Document Type


Publication Date



DOI: 10.3390/children9070933; PMCID: PMC9325007


Rare diseases (RD) affect children, adolescents, and their families infrequently, but with a significant impact. The diagnostic odyssey undertaken as part of having a child with RD is immense and carries with it practical, emotional, relational, and contextual issues that are not well understood. Children with RD often have chronic and complex medical conditions requiring a complicated milieu of care by numerous clinical caregivers. They may feel isolated and may feel stigmas in settings of education, employment, and the workplace, or a lack a social support or understanding. Some parents report facing similar loneliness amidst a veritable medicalization of their homes and family lives. We searched the literature on psychosocial considerations for children with rare diseases in PubMed and Google Scholar in English until 15 April 2022, excluding publications unavailable in full text. The results examine RD and their psychosocial ramifications for children, families, and the healthcare system. The domains of the home, school, community, and medical care are addressed, as are the implications of RD management as children transition to adulthood. Matters of relevant healthcare, public policies, and more sophisticated translational research that addresses the intersectionality of identities among RD are proposed. Recommendations for interventions and supportive care in the aforementioned domains are provided while emphasizing calls to action for families, clinicians, investigators, and advocacy agents as we work toward establishing evidence-based care for children with RD.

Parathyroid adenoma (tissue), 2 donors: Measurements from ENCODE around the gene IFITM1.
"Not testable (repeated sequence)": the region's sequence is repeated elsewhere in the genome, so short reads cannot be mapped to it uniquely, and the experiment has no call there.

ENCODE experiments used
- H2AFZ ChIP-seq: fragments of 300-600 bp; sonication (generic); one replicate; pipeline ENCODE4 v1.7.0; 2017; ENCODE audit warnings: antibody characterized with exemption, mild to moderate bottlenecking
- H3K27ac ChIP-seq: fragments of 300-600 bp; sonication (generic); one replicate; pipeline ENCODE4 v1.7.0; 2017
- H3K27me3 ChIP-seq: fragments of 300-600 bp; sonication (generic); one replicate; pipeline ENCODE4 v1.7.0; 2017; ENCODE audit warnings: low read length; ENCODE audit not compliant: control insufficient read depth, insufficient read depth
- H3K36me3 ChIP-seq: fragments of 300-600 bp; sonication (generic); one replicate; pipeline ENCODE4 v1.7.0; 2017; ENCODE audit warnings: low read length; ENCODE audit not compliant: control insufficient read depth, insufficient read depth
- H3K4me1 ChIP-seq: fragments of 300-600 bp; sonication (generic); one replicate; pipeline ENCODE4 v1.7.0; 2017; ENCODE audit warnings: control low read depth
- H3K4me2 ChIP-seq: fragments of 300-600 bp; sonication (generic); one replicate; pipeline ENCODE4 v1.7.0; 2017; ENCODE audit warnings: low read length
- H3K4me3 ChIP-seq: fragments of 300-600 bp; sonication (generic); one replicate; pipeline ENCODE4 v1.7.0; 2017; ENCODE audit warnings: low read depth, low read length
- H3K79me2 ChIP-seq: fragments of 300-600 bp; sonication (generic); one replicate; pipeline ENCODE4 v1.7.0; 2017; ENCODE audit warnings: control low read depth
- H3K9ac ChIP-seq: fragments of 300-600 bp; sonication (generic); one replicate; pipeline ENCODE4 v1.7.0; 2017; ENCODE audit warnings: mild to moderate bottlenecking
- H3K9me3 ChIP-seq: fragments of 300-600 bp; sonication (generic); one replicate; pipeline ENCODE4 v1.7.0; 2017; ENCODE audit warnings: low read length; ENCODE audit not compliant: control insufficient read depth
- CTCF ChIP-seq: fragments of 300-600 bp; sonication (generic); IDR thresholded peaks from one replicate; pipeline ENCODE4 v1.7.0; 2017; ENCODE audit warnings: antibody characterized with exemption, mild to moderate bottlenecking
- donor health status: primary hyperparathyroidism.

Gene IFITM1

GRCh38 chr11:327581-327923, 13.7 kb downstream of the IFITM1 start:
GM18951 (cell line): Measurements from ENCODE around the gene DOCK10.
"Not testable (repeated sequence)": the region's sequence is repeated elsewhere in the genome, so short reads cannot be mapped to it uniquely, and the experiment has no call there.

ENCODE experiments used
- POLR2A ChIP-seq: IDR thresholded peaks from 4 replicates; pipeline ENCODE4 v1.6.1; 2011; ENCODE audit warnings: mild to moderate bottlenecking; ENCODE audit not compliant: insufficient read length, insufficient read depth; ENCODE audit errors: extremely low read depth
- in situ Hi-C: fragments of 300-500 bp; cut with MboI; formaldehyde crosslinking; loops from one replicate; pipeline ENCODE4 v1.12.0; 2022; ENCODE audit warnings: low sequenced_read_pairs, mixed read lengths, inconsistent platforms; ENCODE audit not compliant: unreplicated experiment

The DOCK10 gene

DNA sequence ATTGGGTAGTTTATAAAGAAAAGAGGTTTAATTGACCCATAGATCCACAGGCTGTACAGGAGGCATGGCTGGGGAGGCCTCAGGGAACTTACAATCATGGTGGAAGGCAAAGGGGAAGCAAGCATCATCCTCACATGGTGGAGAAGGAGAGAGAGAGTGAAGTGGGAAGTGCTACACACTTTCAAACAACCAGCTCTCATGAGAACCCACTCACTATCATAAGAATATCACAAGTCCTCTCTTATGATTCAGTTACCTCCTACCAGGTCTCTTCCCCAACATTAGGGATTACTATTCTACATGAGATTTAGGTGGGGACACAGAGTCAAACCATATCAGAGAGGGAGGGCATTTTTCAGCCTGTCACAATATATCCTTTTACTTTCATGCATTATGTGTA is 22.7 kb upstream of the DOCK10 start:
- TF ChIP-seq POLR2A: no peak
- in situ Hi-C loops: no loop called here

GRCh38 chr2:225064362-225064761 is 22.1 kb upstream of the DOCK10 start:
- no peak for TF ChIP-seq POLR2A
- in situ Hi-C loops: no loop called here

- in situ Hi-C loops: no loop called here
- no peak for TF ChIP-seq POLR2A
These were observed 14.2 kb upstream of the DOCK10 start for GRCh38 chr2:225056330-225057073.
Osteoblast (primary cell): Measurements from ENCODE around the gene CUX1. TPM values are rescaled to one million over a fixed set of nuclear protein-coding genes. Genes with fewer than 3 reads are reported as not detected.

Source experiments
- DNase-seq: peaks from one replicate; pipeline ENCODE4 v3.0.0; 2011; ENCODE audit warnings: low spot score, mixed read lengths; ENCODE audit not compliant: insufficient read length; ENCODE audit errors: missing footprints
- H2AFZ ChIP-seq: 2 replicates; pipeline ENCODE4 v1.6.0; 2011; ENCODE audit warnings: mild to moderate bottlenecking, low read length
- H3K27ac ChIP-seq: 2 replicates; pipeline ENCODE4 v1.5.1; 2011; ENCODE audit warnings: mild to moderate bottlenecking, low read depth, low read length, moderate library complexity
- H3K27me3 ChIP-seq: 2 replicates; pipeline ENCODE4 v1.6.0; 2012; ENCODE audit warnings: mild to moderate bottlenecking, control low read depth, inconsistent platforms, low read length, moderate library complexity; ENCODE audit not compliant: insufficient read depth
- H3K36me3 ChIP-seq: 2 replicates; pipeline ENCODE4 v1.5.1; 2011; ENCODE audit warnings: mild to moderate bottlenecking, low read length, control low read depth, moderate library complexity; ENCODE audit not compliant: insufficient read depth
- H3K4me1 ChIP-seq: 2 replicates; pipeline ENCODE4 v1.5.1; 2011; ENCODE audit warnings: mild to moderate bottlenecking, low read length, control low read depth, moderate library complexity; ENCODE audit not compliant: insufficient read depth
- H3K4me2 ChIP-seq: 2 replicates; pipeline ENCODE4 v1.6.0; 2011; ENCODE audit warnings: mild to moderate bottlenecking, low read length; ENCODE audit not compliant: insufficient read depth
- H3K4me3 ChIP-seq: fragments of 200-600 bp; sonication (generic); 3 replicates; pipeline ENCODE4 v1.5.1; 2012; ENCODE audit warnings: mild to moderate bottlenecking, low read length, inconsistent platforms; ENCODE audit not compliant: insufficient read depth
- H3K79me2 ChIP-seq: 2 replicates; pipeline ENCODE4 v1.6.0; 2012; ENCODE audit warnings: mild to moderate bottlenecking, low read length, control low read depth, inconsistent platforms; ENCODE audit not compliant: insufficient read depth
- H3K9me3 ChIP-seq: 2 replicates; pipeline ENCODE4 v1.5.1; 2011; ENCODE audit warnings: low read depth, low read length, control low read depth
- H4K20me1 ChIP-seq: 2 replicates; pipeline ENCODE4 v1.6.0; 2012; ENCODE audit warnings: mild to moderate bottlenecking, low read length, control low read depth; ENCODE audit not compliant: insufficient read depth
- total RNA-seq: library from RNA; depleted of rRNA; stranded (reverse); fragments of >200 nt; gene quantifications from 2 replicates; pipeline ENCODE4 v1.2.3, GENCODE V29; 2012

Journal Title

Children (Basel)





First Page



advocacy; care coordination; children; families; medical complexity; policy; psychosocial; rare disease


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